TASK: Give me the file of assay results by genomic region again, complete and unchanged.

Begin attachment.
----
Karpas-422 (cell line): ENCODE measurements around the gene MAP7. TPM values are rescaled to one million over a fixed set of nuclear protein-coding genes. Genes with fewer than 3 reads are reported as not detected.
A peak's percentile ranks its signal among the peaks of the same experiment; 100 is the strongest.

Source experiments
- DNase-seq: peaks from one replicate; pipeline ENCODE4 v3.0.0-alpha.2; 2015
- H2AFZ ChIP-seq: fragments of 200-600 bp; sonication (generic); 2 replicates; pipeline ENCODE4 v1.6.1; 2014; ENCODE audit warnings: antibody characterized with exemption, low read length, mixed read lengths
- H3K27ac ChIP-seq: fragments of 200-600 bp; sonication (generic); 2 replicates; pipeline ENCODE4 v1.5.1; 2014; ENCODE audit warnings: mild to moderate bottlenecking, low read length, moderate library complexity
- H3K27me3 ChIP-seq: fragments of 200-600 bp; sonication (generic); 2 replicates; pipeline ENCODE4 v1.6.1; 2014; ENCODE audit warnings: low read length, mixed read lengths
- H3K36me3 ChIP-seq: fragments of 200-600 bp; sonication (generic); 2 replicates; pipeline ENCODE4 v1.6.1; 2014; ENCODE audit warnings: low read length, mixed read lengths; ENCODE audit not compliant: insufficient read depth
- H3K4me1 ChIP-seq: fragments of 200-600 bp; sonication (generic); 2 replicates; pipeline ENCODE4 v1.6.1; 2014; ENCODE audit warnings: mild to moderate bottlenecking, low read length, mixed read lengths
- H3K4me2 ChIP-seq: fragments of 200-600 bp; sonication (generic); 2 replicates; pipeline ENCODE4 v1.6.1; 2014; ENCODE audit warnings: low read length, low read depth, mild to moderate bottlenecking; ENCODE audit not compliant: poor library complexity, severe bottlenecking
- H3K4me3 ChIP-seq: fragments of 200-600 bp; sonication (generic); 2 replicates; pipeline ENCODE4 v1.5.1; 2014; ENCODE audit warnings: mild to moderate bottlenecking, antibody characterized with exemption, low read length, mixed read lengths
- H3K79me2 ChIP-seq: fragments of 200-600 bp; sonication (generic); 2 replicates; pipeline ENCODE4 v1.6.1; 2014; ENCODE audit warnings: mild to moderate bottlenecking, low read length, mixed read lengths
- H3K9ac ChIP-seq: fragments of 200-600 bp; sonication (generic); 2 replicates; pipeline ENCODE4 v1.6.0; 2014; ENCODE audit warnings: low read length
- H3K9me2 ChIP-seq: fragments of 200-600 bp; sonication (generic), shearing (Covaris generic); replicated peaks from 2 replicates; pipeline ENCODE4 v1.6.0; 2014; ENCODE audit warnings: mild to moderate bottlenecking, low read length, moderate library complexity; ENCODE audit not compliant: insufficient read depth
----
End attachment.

Karpas-422 (cell line): ENCODE measurements around the gene MAP7. TPM values are rescaled to one million over a fixed set of nuclear protein-coding genes. Genes with fewer than 3 reads are reported as not detected.
A peak's percentile ranks its signal among the peaks of the same experiment; 100 is the strongest.

Source experiments
- DNase-seq: peaks from one replicate; pipeline ENCODE4 v3.0.0-alpha.2; 2015
- H2AFZ ChIP-seq: fragments of 200-600 bp; sonication (generic); 2 replicates; pipeline ENCODE4 v1.6.1; 2014; ENCODE audit warnings: antibody characterized with exemption, low read length, mixed read lengths
- H3K27ac ChIP-seq: fragments of 200-600 bp; sonication (generic); 2 replicates; pipeline ENCODE4 v1.5.1; 2014; ENCODE audit warnings: mild to moderate bottlenecking, low read length, moderate library complexity
- H3K27me3 ChIP-seq: fragments of 200-600 bp; sonication (generic); 2 replicates; pipeline ENCODE4 v1.6.1; 2014; ENCODE audit warnings: low read length, mixed read lengths
- H3K36me3 ChIP-seq: fragments of 200-600 bp; sonication (generic); 2 replicates; pipeline ENCODE4 v1.6.1; 2014; ENCODE audit warnings: low read length, mixed read lengths; ENCODE audit not compliant: insufficient read depth
- H3K4me1 ChIP-seq: fragments of 200-600 bp; sonication (generic); 2 replicates; pipeline ENCODE4 v1.6.1; 2014; ENCODE audit warnings: mild to moderate bottlenecking, low read length, mixed read lengths
- H3K4me2 ChIP-seq: fragments of 200-600 bp; sonication (generic); 2 replicates; pipeline ENCODE4 v1.6.1; 2014; ENCODE audit warnings: low read length, low read depth, mild to moderate bottlenecking; ENCODE audit not compliant: poor library complexity, severe bottlenecking
- H3K4me3 ChIP-seq: fragments of 200-600 bp; sonication (generic); 2 replicates; pipeline ENCODE4 v1.5.1; 2014; ENCODE audit warnings: mild to moderate bottlenecking, antibody characterized with exemption, low read length, mixed read lengths
- H3K79me2 ChIP-seq: fragments of 200-600 bp; sonication (generic); 2 replicates; pipeline ENCODE4 v1.6.1; 2014; ENCODE audit warnings: mild to moderate bottlenecking, low read length, mixed read lengths
- H3K9ac ChIP-seq: fragments of 200-600 bp; sonication (generic); 2 replicates; pipeline ENCODE4 v1.6.0; 2014; ENCODE audit warnings: low read length
- H3K9me2 ChIP-seq: fragments of 200-600 bp; sonication (generic), shearing (Covaris generic); replicated peaks from 2 replicates; pipeline ENCODE4 v1.6.0; 2014; ENCODE audit warnings: mild to moderate bottlenecking, low read length, moderate library complexity; ENCODE audit not compliant: insufficient read depth